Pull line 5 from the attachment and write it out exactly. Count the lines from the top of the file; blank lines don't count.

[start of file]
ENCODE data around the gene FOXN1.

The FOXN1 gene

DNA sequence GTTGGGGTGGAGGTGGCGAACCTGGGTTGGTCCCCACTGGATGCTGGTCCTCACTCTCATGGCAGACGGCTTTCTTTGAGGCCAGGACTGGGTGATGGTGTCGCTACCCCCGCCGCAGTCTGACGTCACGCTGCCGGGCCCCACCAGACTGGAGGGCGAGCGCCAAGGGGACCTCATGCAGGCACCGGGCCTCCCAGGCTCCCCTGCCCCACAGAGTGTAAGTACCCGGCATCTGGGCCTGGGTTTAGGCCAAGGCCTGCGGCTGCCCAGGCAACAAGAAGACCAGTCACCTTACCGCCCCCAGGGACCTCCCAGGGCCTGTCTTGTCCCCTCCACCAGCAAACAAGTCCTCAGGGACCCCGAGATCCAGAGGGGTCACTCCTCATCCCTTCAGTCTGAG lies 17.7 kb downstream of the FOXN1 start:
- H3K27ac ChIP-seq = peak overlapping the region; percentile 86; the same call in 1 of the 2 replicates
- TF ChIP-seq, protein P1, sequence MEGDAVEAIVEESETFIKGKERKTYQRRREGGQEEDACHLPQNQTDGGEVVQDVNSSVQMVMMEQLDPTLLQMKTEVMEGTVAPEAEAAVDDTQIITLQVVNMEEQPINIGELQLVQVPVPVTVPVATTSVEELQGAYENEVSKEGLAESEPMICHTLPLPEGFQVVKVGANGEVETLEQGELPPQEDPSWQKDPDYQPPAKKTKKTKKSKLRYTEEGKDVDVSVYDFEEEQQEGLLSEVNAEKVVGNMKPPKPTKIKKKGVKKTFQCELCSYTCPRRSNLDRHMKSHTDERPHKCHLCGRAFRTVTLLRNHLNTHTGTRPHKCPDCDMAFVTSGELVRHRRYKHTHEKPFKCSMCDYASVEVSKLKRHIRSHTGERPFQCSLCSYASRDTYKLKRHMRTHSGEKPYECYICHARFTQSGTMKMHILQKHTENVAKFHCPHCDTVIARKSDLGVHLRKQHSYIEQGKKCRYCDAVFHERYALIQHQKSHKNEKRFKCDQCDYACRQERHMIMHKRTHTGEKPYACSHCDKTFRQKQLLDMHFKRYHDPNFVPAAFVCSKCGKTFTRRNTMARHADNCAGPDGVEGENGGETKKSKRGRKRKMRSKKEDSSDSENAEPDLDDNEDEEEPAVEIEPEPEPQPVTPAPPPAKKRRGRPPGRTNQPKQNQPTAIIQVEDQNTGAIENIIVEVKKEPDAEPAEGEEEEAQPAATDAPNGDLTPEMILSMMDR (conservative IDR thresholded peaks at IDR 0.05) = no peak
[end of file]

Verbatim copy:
- TF ChIP-seq, protein P1, sequence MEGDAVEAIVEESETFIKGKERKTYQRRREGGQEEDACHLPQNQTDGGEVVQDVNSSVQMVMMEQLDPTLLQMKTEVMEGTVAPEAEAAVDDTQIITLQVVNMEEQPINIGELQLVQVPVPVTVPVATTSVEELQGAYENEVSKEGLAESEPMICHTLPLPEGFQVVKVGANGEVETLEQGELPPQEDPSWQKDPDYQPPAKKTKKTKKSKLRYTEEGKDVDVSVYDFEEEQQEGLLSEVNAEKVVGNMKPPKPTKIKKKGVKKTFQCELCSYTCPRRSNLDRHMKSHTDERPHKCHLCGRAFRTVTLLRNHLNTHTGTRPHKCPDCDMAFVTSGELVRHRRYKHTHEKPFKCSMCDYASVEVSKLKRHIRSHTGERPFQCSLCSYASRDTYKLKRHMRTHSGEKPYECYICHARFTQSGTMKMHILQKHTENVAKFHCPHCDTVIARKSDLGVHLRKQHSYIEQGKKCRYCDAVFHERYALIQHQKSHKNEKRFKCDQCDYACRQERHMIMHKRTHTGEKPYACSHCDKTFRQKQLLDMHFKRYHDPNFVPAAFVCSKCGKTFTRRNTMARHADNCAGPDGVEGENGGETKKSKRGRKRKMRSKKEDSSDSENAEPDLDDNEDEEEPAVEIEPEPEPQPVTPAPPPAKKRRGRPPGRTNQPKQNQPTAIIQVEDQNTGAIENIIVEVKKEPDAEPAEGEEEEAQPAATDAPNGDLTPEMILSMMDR (conservative IDR thresholded peaks at IDR 0.05) = no peak